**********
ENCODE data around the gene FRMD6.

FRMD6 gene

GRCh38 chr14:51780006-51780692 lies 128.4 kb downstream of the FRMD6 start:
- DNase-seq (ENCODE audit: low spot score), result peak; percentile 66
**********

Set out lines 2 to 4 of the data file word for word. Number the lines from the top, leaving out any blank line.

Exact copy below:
FRMD6 gene

GRCh38 chr14:51780006-51780692 lies 128.4 kb downstream of the FRMD6 start:
- DNase-seq (ENCODE audit: low spot score), result peak; percentile 66